Choosing and Evaluating a Nursing Home

Choosing a nursing home for your aging parent or loved one is a daunting task. In an AARP article 89%, over the age of 45, of people surveyed, desire to stay home in lieu of any other type of residential facility. No person wishes to live in a nursing home. And, typically, the search takes place in CRISIS mode, when discharge is impending from the hospital or it's no longer possible to provide home care. Here are a few pointers that may help you choose and evaluate the nursing home:

Location, location, location.

Location is the most important factor in choosing a nursing home. Because the quality of care and quality of life is usually better if the nursing home staff know that you are involved and observing. Additionally, visits are the high point of the day or week for the resident. Therefore, the closer you are to the nursing home, the easier it is for family members and friends to visit. Consequently, you have peace of mind.

Check certifying agency reports.

CareScout and HealthGrades provide an unbiased source of ratings and reviews of nursing homes nationwide. Detailed Nursing Home reports are available for a small fee, and include over 100 pieces of information on quality, resident population profiles, and health violations. Also, check the facility to see if there are any pending violations or active law suits. Additionally, Medicare.gov is a useful tool in reviewing nursing homes. The site includes a rating system where licensed facilities are rated between one through five stars on the basis of quality. Also, general information is provided about the nursing home facilities health, fire & safety inspections, different levels of staffing and costs.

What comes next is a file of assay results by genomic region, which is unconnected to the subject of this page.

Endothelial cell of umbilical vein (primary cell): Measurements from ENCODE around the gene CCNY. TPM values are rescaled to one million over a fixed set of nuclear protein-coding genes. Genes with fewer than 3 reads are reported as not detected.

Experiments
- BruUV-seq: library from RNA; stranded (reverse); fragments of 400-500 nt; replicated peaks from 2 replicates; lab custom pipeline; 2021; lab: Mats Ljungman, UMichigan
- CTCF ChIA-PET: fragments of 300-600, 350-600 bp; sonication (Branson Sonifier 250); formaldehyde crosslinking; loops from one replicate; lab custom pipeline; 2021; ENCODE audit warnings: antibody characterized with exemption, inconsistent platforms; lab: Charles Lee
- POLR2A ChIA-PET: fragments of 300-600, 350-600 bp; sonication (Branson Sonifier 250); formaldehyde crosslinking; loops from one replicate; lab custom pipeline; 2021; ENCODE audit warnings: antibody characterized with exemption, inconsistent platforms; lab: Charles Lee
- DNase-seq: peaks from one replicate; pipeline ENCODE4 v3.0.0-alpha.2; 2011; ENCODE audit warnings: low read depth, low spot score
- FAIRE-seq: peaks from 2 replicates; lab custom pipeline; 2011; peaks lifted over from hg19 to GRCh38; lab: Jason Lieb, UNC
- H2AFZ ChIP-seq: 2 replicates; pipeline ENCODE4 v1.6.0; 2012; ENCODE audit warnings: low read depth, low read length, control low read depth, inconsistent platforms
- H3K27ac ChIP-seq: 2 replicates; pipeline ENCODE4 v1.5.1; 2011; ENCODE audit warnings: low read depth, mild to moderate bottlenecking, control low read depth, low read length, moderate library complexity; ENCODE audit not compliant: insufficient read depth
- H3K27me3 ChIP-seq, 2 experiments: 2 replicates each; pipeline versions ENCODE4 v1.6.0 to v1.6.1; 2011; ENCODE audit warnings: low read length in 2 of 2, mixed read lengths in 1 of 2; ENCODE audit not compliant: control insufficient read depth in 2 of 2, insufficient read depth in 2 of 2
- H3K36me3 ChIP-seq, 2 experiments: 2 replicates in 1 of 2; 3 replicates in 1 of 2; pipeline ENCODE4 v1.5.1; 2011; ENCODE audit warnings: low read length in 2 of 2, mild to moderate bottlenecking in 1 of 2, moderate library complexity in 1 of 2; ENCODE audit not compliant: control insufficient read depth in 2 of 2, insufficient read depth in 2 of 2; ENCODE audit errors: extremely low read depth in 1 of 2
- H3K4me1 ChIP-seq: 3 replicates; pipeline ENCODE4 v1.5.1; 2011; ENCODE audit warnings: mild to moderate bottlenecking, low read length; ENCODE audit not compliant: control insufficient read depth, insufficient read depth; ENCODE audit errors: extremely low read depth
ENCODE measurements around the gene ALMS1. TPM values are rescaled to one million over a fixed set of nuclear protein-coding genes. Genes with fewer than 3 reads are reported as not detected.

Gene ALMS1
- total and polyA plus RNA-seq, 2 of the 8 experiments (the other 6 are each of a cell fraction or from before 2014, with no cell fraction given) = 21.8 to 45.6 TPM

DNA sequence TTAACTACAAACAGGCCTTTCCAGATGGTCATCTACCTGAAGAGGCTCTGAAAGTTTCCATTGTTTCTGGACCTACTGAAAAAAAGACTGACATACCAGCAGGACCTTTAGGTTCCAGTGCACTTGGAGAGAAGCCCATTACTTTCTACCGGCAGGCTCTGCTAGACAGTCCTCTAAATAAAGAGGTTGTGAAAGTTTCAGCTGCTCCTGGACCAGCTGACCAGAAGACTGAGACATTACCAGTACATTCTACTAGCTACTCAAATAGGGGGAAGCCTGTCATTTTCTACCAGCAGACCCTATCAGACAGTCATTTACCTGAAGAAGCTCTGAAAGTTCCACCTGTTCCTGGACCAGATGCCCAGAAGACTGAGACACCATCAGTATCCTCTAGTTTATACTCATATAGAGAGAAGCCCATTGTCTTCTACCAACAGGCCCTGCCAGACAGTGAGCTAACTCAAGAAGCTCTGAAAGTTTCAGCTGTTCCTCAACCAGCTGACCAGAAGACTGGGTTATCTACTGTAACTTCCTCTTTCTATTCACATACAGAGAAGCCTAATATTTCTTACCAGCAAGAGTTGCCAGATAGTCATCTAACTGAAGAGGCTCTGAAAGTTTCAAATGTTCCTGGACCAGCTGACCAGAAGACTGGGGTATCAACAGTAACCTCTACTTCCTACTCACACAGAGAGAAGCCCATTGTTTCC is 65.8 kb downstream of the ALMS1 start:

Tour the nursing home.

Try not to be impressed by a fancy lobby or depressed by an older, more rundown facility. What matters most is the quality of care and the interactions between staff and residents.  Also, take a tour of the facility that is not prearranged. While this is not always possible, it does give you the opportunity of seeing an unrehearsed atmosphere. Examine the floors — are they clean? How about the restrooms? Are the residents busy, lively or complacent and sullen?  What types of actives are provided? What is the client-to-staff ratio and response time? It is easy to check this by noticing the call lights above the doors and seeing how long it takes for someone to respond to the call. Take in the surroundings.  Do you have a positive feel about the place overall or not so? Trust your instincts. As to staffing, aides will have the most contact with residents. Does this facility perform regular criminal background checks?

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